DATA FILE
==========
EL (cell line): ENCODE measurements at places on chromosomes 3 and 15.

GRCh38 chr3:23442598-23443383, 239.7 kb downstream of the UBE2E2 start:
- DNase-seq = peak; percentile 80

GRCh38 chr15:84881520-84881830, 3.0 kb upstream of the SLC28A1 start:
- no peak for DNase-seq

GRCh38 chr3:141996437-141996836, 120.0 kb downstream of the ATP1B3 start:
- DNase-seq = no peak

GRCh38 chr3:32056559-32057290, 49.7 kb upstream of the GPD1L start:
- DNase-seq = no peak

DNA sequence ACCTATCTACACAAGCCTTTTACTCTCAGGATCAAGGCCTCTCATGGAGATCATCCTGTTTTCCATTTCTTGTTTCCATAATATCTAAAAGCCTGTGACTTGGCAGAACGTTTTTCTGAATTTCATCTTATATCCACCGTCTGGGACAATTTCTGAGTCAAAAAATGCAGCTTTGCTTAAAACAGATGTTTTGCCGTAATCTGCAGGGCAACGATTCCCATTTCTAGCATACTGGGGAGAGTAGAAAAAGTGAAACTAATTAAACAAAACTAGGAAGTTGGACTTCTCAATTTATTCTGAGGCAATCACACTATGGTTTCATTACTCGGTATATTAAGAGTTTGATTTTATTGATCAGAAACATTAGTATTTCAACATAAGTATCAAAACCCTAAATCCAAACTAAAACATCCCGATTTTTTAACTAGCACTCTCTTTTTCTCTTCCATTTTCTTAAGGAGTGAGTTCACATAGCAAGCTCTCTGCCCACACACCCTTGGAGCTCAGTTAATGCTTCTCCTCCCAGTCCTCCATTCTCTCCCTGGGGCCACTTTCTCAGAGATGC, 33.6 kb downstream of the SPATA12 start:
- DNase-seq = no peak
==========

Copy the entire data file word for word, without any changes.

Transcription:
EL (cell line): ENCODE measurements at places on chromosomes 3 and 15.

GRCh38 chr3:23442598-23443383, 239.7 kb downstream of the UBE2E2 start:
- DNase-seq = peak; percentile 80

GRCh38 chr15:84881520-84881830, 3.0 kb upstream of the SLC28A1 start:
- no peak for DNase-seq

GRCh38 chr3:141996437-141996836, 120.0 kb downstream of the ATP1B3 start:
- DNase-seq = no peak

GRCh38 chr3:32056559-32057290, 49.7 kb upstream of the GPD1L start:
- DNase-seq = no peak

DNA sequence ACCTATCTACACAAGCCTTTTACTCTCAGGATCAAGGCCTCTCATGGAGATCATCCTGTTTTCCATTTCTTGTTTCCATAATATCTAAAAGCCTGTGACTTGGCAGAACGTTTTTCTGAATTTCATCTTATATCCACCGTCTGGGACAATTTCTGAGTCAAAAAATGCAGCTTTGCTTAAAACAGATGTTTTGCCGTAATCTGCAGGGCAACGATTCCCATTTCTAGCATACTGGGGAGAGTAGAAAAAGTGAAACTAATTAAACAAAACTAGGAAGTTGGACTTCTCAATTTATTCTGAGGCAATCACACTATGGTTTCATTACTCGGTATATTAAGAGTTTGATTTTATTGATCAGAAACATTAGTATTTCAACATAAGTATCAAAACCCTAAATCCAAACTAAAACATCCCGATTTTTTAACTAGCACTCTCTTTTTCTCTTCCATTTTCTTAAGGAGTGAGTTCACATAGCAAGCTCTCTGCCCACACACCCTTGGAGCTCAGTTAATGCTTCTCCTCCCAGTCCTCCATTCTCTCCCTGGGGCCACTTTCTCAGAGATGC, 33.6 kb downstream of the SPATA12 start:
- DNase-seq = no peak